240 Resumes Received. Do You Think HR Reads Them All?
By Admin

March 3, 2010

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Regardless of what Human Resource professionals tell their superiors, they can’t and don’t read and truly consider all of them. Work Is Good ® has a unique insight into what Human Resource professionals actually do in responding to applications through ads, internet, help-wanted signs and social media. We will give you an idea of what happens behind the scenes, then offer advice on how to deal with it:

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Most resumes are not read as they arrive (instantly). Most HR folks have been trained to carve out “Resume Time” during the day (or week), unless the position opening has some urgency.

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If the response to a job listing produces about 40 documents in a week (or day), HR won’t read more than the “Obvious Fits”. “Obvious Fit” means the following: Well laid out format (someone took the time to produce a “classic” document), key words that stand out on the resume (or cover letter) or key company names (competitors) that jump out at the reader.

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If the overall response exceeds 30-40 documents, it is highly possible that HR will not read ANY response beyond that number. They simply feel that they don’t have the time or patience. The unread resumes will not be discarded (that may be illegal in some cases), but they will be archived in case there is no acceptable candidate in the “first-look” batch. SOME companies have an auto-response system that will send an email acknowledging receipt of your information, most do not.

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Don’t expect a personal response to your information at all. Again, most HR people have substantially more to do than to respond to applications. And, only Great Workplaces have learned that EVERY application is due the courtesy and honesty of a response. To many workplaces and HR professionals, you are NOT important until you join their company. (Great Workplaces are not this way as they have discovered that they need to treat Potential Participants, Participants and the Community with the same respect they give to their most important customers).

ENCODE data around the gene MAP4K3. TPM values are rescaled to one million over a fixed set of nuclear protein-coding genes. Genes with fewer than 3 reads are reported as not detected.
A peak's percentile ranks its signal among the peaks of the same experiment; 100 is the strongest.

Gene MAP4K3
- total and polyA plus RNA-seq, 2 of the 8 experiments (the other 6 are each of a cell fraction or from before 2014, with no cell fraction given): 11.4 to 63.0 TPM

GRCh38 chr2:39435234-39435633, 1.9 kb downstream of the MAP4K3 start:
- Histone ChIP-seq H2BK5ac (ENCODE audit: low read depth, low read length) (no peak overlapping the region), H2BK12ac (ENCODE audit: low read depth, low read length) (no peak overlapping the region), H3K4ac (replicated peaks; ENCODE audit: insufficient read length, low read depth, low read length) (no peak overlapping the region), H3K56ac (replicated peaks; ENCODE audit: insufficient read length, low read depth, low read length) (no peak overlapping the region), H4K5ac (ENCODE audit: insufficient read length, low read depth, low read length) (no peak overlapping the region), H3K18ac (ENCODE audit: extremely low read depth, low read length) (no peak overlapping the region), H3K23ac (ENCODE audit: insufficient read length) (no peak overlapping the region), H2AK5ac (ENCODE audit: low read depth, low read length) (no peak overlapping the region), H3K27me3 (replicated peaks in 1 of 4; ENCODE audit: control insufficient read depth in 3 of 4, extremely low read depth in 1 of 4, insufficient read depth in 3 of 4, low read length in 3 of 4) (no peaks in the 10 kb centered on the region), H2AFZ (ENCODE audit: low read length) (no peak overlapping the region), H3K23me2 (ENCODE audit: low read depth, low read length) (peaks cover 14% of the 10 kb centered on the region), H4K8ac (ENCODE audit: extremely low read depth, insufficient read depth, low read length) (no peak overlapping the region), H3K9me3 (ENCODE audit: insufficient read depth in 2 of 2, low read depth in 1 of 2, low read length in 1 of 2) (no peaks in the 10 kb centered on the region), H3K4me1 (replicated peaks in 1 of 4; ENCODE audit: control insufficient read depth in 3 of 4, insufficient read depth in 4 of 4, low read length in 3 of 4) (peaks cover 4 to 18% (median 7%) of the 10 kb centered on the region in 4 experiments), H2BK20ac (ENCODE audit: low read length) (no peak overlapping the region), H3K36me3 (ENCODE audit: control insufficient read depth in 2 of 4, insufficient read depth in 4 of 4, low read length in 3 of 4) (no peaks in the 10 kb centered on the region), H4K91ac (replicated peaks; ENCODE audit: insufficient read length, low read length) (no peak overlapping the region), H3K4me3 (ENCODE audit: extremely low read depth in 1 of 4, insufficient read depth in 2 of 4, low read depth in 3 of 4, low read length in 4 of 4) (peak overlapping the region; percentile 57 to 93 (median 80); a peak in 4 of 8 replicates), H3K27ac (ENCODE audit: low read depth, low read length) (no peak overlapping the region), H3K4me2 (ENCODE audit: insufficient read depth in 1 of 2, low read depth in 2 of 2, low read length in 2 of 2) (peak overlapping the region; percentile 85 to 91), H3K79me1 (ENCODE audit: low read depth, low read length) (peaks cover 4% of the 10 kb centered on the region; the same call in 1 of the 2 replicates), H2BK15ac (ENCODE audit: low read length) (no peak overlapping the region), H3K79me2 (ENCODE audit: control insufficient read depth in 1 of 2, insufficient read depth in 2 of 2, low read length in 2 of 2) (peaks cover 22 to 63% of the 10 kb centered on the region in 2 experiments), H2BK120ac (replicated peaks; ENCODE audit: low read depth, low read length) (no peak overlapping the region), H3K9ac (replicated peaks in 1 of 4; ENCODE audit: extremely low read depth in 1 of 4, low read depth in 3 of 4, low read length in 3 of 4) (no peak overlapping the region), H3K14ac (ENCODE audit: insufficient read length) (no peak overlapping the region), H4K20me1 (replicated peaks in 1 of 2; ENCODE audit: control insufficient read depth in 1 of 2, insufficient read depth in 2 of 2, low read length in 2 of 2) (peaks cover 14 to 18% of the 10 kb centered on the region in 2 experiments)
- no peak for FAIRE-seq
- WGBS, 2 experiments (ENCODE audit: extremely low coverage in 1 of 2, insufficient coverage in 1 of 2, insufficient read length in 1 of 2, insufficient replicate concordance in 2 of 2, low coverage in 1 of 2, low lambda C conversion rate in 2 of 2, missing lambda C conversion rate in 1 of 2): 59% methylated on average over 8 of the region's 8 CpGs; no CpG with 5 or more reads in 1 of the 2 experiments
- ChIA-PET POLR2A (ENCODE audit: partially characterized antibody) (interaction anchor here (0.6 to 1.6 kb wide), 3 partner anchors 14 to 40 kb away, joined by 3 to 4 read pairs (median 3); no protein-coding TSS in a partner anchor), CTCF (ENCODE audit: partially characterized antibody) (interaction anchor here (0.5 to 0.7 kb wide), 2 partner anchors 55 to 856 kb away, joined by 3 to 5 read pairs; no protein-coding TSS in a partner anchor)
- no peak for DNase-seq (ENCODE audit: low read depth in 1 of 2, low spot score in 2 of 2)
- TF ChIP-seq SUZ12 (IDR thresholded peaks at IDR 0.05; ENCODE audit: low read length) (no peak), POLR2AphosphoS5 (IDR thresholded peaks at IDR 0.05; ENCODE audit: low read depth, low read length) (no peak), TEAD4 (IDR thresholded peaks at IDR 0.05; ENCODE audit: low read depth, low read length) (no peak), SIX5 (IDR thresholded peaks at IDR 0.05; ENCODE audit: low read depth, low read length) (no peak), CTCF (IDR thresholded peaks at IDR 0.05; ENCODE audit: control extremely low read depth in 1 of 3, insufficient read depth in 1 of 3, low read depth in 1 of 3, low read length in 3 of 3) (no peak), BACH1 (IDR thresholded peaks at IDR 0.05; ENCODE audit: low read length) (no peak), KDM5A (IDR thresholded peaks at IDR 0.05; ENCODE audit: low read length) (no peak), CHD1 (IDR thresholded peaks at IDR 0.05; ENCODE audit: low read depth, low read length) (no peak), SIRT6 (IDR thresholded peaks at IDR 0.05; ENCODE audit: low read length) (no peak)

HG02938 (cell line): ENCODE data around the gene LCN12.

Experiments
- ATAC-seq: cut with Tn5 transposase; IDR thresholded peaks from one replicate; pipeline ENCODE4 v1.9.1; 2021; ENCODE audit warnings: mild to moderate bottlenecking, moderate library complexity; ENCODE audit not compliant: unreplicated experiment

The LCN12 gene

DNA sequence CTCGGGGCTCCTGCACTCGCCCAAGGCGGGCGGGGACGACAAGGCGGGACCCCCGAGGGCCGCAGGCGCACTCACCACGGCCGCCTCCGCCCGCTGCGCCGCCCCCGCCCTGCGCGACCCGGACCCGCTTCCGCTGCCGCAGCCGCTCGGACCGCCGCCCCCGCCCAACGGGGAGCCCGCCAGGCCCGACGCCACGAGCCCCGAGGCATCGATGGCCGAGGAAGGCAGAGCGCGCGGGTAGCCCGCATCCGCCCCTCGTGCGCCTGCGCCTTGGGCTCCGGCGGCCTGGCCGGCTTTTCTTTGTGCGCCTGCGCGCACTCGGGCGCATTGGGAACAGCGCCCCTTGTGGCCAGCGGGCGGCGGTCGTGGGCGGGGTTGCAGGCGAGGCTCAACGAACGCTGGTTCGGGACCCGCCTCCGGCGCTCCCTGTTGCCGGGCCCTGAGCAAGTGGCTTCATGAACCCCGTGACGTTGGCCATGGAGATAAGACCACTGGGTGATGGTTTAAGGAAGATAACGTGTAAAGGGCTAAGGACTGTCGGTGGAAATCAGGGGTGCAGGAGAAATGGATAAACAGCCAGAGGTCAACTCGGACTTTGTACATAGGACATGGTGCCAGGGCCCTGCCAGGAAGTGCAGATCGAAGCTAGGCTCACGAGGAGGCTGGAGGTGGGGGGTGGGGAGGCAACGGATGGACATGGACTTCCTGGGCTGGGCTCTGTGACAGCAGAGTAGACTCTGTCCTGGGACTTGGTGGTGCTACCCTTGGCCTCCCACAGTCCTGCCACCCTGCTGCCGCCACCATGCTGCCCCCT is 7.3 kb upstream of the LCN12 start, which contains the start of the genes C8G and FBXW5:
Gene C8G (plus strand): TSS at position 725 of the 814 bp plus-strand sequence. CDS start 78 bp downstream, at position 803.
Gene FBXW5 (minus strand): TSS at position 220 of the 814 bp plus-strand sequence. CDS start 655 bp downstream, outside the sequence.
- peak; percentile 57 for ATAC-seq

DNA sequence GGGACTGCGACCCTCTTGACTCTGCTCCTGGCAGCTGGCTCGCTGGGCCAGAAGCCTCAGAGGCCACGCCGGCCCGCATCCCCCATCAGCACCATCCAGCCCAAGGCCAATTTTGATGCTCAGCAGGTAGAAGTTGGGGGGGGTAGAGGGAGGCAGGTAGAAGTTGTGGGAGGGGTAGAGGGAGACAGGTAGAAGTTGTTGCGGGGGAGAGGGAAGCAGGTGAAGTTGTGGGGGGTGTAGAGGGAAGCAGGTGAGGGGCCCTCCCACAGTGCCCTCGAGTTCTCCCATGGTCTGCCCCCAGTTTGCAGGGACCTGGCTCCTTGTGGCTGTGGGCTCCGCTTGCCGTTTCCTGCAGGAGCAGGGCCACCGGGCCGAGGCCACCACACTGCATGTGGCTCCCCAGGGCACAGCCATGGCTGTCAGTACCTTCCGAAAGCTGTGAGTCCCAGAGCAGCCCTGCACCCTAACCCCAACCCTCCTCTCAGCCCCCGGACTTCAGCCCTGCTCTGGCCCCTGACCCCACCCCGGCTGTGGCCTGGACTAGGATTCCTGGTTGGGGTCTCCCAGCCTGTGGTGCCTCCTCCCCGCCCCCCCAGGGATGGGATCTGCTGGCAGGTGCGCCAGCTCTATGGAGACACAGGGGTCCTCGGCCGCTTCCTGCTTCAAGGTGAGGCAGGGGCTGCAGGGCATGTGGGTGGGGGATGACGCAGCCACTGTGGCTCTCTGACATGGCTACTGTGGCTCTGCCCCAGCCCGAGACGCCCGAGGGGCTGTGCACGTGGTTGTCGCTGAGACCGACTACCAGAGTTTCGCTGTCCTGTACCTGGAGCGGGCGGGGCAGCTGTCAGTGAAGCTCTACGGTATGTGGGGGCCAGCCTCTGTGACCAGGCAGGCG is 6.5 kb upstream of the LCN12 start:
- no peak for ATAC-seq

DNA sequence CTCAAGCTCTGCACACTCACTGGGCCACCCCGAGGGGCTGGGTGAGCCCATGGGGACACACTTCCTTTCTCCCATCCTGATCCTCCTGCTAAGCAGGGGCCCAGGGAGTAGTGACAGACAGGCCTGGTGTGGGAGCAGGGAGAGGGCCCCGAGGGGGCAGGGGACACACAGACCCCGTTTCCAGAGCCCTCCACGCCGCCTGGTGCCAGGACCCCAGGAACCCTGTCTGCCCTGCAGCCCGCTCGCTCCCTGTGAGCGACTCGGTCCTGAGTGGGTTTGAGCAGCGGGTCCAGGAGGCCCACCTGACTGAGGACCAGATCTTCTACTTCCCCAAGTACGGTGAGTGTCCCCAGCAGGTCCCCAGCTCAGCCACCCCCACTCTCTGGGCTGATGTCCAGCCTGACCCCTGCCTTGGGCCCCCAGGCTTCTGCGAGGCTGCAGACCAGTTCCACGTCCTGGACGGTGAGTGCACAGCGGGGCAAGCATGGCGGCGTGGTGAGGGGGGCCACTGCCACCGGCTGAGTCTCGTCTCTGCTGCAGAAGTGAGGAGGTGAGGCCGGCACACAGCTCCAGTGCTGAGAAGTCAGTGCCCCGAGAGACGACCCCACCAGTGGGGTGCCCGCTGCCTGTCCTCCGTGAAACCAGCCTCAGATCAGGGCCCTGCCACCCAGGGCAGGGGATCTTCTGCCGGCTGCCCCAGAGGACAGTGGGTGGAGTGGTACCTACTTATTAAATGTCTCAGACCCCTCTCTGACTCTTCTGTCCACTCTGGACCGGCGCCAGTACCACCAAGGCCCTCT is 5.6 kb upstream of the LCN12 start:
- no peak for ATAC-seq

So here are some quick tips on how to deal with sending resumes to want ads in the job market today:

Be diligent in your job search. Look EVERYDAY at all potential ads. Use the internet for job search and get hooked into social media. Remember you MAY need to be in the first 30-50 responses to get a look. Pick out 50 companies you want to work for, learn from their websites what they are all about, track (on Google, Linkedin, Facebook and Twitter) their top decision makers and introduce yourself.

Your cover letter needs to be custom-written for each ad. “Dear Employer” (fill in the blanks) letters look like you are lazy and you will miss the opportunity to include KEY words that will get the attention of over-worked HR professionals. Keep your cover letter succinct. Cover letters that are many paragraphs don’t get read. Cover letters that tell a story don’t make an impact (we see this from many corporate outplacement firms that deal with Execs).

Your resume needs to be re-written for most job listings. What you first wrote was for an unknown ad. It was great for what you thought you needed. Read the ad, look up the company (if known) on the internet and think about what the HR person would WANT to see on a resume that could get their attention. Take the time to do that IMMEDIATELY (remember the first 30-40 responses get attention). Change the file name to include the company name, date of response, perhaps the job title so that you can keep track of what resume went to which company. Example: joesmith_abc company_officemgr11.28.09.doc. This will also be read and retained by the company and can help the receiver know what position you applied for and when (not every company has a sophisticated applicant tracking system that does this automatically). How long your file name is depends upon your software. (MS Word is limited to 248 characters. Man that’s a paragraph!). Many people will also add the name of the job board to that filename.

SPELLCHECK everything, and try to find a friend who will edit/ check anything that you are putting out. The receiver of your documents may not be a better speller than you, but mistakes are easy to pick out. Your mistake can mean the difference between being first-look and no-look.

Follow up. Not too often, not too soon. Give the employer 3-5 days minimum for your follow up. In many cases they will not have read your response yet, but a well-planned email can support your first documents. The first email should be supportive, not an inquiry as to when they will respond: “Dear (name if you know it, use “Hiring Authority at ABC Company” if you do not); I know that you are busy with other duties and I hope this will not be construed as being pushy. I simply want to convey that I have excellent and appropriate experience in”…: 3 top key words relative to what the company is seeking. You may also include a quote from a reference about your skills (if they relate well to the position).

NEVER use your “cute” email address, your current company’s email server (address). Get an AOL, Hotmail, Apple, ISP or Google email account. Again…you may like HYPERLINK “mailto:hotladyjill@zero.net” hotladyjill@zero.net but potential employers DO NOT. Period.

Second follow up: 2-3 weeks. Same as the first (not a carbon-copy) where perhaps you can write about your ability to make something specific happen within the company. Stress your ability to go beyond being a TEAM player, into being a very solid collaborator.

Last (for now) manage your day LOOKING for a position, like you were employed.